Edublox is a leading specialist reading, maths and learning clinic with 24 centres across the country. The Edublox multisensory brain-training programmes enable learners to overcome learning obstacles such as reading, spelling and mathematical difficulties, assisting them to become lifelong learners and empowering them to realise their highest educational goals. Through the various programmes, Edublox has achieved astounding results nationally and internationally. A new and exciting online programme, Edublox Online Tutor, has just launched and children can enjoy the benefits of this offering from the comfort of their own homes. For more information about Edublox, visit www.edublox.co.za or www.edubloxtutor.com or contact 0861-EDUBLOX / 0861 338 256.

Follow Edublox On Facebook: @Edublox

Novus Holdings continues partnership with Department of Basic Education to equip learners

Novus Holdings has been awarded a workbook printing contract from the Department of Basic Education (DBE) for a three-year period (2018, 2019 and 2020). This public-private partnership (PPP) will build on the success of the previous workbook project which together with Lebone Litho, Novus Holdings and DSV, delivered over 60 million workbooks on an annual basis to in excess of 26,000 schools countrywide.

“With a first time delivery success rate of over 99,99% to schools, we are encouraged that the partnership with the DBE allows us to help continue making a difference by providing learners with much needed material for their academic journey. As education is the backbone of any society, we are indeed privileged to be part of such an important project,” says Keith Vroon, Chief Executive Officer at Novus Holdings.

The project will aim to provide learners with workbooks that cover literacy, numeracy and life skills in all eleven official languages. It will also assist teachers in creating a stimulating learning experience for learners, providing a platform for equal education across all schools in South Africa.

The workbooks will be printed by Paarl Media, the printing division of Novus Holdings in partnership with Lebone Litho and distributed by DSV.

Learners and teachers are not the only ones that have previously benefited from the workbook project. Over 5,600 people had been employed with a further 2,600 new job opportunities created during the course of the first workbook project.

“The project has proved to be an efficient and structured platform that delivers. It is well-received by schools as learners, teachers and principals are assured of on-time delivery. Together with Lebone and DSV, we are confident that our partnership with the DBE will be just as successful going forward,” concludes Vroon.

For more information about the workbook project and Novus Holdings’ commitment to social responsibility, visit the Group’s website.

Nolufefe Educare Centre in Philippi reopened

The brand new Nolufefe Educare Centre in Philippi was the scene of great celebration as children, parents and community members joined Rotarians and representatives from the Lewis Group at the official opening today, Thursday 04 May 2017.

Last year Nolufefe was on the brink of being shut down (left image) because the building was structurally unsafe. The Rotary Club of Claremont’s Injongo Project stepped in to help, with generous support from the Lewis Group. The children were moved to a temporary venue while building work began and today, smiling children sang and danced in celebration of their new building (right image) which not only looks beautiful, but no longer leaks when it rains.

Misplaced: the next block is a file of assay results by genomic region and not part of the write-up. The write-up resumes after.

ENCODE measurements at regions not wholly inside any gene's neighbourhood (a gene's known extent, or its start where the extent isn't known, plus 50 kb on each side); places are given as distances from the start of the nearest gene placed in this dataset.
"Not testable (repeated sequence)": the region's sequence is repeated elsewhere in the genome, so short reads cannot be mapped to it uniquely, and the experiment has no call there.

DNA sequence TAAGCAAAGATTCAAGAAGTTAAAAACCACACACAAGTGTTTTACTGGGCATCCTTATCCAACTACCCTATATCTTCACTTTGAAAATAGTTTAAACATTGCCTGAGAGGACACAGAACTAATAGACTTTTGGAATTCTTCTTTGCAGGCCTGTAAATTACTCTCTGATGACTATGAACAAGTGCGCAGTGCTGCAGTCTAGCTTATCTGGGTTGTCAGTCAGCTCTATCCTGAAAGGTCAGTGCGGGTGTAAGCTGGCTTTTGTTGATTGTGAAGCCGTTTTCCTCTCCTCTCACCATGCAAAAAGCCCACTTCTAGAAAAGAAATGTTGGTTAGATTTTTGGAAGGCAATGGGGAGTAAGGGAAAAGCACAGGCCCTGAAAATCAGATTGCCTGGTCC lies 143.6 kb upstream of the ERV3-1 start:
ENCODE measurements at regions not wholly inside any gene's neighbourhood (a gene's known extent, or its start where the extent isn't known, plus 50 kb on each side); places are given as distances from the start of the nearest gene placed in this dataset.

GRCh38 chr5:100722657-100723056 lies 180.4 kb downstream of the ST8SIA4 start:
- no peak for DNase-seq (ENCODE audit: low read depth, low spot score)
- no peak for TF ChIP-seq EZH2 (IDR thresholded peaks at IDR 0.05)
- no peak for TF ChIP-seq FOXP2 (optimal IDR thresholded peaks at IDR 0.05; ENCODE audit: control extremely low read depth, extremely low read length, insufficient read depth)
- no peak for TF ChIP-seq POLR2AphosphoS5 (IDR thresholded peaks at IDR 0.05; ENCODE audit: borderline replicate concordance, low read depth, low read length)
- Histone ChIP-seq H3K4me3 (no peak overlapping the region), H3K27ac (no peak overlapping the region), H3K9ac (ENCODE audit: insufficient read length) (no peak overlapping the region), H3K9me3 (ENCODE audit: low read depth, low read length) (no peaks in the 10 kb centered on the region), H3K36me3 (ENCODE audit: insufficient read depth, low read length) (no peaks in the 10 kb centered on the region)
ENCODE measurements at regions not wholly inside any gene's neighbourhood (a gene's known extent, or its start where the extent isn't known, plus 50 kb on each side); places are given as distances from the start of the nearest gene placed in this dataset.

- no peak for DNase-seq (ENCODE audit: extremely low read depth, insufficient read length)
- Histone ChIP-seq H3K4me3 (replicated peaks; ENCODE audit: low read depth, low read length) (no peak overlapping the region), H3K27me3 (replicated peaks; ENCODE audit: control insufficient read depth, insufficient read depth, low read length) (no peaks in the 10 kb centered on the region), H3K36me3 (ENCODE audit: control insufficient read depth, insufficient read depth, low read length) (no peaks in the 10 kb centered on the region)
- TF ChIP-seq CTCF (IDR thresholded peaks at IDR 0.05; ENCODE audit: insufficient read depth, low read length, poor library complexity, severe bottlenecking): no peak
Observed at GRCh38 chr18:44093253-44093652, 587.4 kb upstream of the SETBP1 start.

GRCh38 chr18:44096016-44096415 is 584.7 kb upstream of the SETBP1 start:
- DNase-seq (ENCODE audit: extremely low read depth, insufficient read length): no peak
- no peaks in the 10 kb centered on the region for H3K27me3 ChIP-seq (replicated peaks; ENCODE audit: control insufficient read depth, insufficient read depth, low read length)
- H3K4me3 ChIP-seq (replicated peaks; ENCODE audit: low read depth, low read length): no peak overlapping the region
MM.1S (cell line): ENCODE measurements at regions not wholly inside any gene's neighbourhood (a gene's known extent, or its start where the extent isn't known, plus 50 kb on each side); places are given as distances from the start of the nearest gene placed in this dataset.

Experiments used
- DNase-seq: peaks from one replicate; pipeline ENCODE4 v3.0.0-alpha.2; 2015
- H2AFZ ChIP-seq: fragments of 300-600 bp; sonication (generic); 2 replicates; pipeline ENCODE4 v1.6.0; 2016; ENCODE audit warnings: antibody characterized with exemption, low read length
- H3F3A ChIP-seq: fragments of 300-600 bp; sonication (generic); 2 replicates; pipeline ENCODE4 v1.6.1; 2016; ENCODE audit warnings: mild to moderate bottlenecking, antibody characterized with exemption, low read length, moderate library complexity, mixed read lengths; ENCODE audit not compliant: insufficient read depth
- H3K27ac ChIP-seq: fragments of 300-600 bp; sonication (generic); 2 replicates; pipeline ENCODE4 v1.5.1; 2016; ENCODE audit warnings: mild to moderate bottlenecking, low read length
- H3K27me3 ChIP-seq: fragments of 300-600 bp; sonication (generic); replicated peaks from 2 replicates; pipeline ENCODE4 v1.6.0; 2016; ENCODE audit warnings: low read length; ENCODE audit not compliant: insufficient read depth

The project cost more than R1.4 million. Ian Robertson, President of the Rotary Club of Claremont explains that the renovations are not just about structural restoration. “A key priority for the Injongo Project is to ensure that the teachers receive skills-training as part of a holistic approach to improving early childhood development (ECD).”

“We provide training for teachers which empowers them to better educate the learners,” says Pumeza Mahobe, project manager for Injongo Project. “We show them how to use available resources to practically teach children fine motor skills, counting exercises, writing, speaking and reading amongst other things. Now they have a brand new building and the skills they need to really make a difference.”

“It is a great pleasure to partner with the Injongo Project,” says Johan Enslin, CEO of Lewis Group. “We are so proud to make a meaningful impact in the lives of these children and the ones who will follow after them. Nolufefe is now a sustainable centre for early childhood development and learning which will ensure that educational needs are met, paving the way for a brighter future for the next generation.”

This is the fifth year that Lewis have partnered with the Injongo Project, with a total of R 14.5 million invested in sustainably renovating and equipping ECD centres in Philippi. The educare centre is the 13th one to be physically upgraded and the 47th one to benefit from the Injongo Project. This investment makes it the biggest project of its kind in South Africa.

For more information on Rotary Club of Claremont and the various community projects and initiatives they are involved with, please visit http://claremontrotary.co.za/.

For more information on Lewis Group, please visit http://www.lewisgroup.co.za/.